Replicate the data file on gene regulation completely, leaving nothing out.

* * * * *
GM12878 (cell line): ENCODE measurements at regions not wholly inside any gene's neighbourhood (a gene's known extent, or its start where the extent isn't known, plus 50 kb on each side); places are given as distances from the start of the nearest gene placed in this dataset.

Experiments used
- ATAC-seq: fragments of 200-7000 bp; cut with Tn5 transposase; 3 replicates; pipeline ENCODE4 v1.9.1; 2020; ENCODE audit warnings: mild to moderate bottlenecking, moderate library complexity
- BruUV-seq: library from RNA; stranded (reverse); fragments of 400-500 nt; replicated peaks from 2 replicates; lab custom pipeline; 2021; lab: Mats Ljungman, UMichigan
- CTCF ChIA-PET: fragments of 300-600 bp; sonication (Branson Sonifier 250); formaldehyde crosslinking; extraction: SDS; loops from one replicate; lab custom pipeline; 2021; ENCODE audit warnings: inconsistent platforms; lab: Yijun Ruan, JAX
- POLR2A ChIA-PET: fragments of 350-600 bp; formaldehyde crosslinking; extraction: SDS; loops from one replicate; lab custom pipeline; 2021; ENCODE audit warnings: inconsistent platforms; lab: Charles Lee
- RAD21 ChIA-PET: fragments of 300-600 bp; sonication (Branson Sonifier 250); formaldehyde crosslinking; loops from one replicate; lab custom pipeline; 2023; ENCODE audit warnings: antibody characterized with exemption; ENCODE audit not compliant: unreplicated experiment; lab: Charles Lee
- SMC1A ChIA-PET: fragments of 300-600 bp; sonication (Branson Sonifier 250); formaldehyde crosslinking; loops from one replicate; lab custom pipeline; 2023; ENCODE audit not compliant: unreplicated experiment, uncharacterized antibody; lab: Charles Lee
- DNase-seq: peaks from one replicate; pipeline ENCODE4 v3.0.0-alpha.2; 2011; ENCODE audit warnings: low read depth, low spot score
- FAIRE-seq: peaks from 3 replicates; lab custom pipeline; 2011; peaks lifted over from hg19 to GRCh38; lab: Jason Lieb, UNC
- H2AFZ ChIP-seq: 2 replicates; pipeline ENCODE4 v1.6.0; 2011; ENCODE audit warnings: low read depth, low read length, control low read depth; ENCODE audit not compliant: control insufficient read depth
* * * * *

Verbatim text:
GM12878 (cell line): ENCODE measurements at regions not wholly inside any gene's neighbourhood (a gene's known extent, or its start where the extent isn't known, plus 50 kb on each side); places are given as distances from the start of the nearest gene placed in this dataset.

Experiments used
- ATAC-seq: fragments of 200-7000 bp; cut with Tn5 transposase; 3 replicates; pipeline ENCODE4 v1.9.1; 2020; ENCODE audit warnings: mild to moderate bottlenecking, moderate library complexity
- BruUV-seq: library from RNA; stranded (reverse); fragments of 400-500 nt; replicated peaks from 2 replicates; lab custom pipeline; 2021; lab: Mats Ljungman, UMichigan
- CTCF ChIA-PET: fragments of 300-600 bp; sonication (Branson Sonifier 250); formaldehyde crosslinking; extraction: SDS; loops from one replicate; lab custom pipeline; 2021; ENCODE audit warnings: inconsistent platforms; lab: Yijun Ruan, JAX
- POLR2A ChIA-PET: fragments of 350-600 bp; formaldehyde crosslinking; extraction: SDS; loops from one replicate; lab custom pipeline; 2021; ENCODE audit warnings: inconsistent platforms; lab: Charles Lee
- RAD21 ChIA-PET: fragments of 300-600 bp; sonication (Branson Sonifier 250); formaldehyde crosslinking; loops from one replicate; lab custom pipeline; 2023; ENCODE audit warnings: antibody characterized with exemption; ENCODE audit not compliant: unreplicated experiment; lab: Charles Lee
- SMC1A ChIA-PET: fragments of 300-600 bp; sonication (Branson Sonifier 250); formaldehyde crosslinking; loops from one replicate; lab custom pipeline; 2023; ENCODE audit not compliant: unreplicated experiment, uncharacterized antibody; lab: Charles Lee
- DNase-seq: peaks from one replicate; pipeline ENCODE4 v3.0.0-alpha.2; 2011; ENCODE audit warnings: low read depth, low spot score
- FAIRE-seq: peaks from 3 replicates; lab custom pipeline; 2011; peaks lifted over from hg19 to GRCh38; lab: Jason Lieb, UNC
- H2AFZ ChIP-seq: 2 replicates; pipeline ENCODE4 v1.6.0; 2011; ENCODE audit warnings: low read depth, low read length, control low read depth; ENCODE audit not compliant: control insufficient read depth